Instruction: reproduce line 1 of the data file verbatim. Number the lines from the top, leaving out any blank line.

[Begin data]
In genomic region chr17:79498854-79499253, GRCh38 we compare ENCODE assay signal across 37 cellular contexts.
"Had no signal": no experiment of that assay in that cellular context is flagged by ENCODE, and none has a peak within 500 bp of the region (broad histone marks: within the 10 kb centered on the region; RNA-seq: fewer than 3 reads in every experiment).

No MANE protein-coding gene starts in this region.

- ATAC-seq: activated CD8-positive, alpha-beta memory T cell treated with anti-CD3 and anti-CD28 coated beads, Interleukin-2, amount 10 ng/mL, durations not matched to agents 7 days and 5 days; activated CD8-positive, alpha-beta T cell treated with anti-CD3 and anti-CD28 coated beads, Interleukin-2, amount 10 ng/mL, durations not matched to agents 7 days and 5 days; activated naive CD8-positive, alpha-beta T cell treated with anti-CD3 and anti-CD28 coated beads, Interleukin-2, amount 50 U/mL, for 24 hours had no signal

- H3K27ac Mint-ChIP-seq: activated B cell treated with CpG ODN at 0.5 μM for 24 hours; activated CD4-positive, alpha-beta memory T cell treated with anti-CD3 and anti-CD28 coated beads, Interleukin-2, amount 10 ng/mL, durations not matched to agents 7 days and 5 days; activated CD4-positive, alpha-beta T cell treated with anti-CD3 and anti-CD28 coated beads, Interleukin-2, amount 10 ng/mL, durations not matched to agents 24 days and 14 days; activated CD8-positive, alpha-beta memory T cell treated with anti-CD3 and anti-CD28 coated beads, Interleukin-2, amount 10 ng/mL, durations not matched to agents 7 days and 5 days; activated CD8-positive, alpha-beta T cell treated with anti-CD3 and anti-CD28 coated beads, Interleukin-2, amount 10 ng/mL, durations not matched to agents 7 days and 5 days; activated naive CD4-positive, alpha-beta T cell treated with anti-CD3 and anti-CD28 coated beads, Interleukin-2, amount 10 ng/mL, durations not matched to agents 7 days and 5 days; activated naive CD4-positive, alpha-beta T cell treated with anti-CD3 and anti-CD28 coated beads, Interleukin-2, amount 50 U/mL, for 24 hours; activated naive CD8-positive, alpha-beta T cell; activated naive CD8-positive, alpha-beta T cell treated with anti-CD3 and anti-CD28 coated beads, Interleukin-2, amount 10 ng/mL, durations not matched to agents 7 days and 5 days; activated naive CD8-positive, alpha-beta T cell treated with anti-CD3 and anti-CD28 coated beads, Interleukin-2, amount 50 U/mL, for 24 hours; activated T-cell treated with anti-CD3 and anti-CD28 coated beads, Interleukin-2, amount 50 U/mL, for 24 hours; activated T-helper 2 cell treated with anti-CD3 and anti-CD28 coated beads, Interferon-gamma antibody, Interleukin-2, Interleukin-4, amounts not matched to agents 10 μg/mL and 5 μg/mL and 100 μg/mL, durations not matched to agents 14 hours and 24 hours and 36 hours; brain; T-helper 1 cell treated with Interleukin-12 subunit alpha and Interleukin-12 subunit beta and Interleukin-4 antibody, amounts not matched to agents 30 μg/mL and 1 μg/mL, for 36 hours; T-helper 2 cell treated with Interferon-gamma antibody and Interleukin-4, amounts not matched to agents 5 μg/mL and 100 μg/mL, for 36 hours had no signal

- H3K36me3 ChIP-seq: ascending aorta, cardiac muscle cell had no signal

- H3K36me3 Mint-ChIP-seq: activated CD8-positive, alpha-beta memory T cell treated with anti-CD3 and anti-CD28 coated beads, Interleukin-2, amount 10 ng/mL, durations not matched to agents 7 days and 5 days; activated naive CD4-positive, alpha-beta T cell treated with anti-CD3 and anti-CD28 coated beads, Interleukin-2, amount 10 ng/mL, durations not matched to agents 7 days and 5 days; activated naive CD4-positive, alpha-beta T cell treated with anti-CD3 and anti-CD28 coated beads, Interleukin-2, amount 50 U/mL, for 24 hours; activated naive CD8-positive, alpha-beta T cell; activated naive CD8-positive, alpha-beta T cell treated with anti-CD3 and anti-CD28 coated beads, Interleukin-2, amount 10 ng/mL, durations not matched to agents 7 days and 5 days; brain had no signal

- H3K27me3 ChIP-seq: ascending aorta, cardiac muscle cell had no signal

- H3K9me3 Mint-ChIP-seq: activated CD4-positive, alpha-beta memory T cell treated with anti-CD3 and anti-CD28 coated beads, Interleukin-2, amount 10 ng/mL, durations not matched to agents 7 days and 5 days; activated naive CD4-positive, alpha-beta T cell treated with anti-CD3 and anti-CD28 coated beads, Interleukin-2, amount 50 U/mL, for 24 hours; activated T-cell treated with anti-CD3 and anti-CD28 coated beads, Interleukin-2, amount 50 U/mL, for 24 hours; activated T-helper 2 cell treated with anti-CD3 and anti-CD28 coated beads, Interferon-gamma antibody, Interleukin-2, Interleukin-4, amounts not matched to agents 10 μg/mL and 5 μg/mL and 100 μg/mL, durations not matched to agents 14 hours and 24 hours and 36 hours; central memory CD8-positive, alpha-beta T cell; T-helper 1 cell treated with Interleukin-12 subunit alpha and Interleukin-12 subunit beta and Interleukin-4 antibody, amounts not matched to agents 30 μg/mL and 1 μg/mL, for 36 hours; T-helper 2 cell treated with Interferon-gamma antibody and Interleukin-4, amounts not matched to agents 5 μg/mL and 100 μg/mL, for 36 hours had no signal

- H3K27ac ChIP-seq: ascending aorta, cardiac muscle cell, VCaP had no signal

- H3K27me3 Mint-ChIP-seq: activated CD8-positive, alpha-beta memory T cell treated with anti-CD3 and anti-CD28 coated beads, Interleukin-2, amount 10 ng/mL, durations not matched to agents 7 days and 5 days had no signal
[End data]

In genomic region chr17:79498854-79499253, GRCh38 we compare ENCODE assay signal across 37 cellular contexts.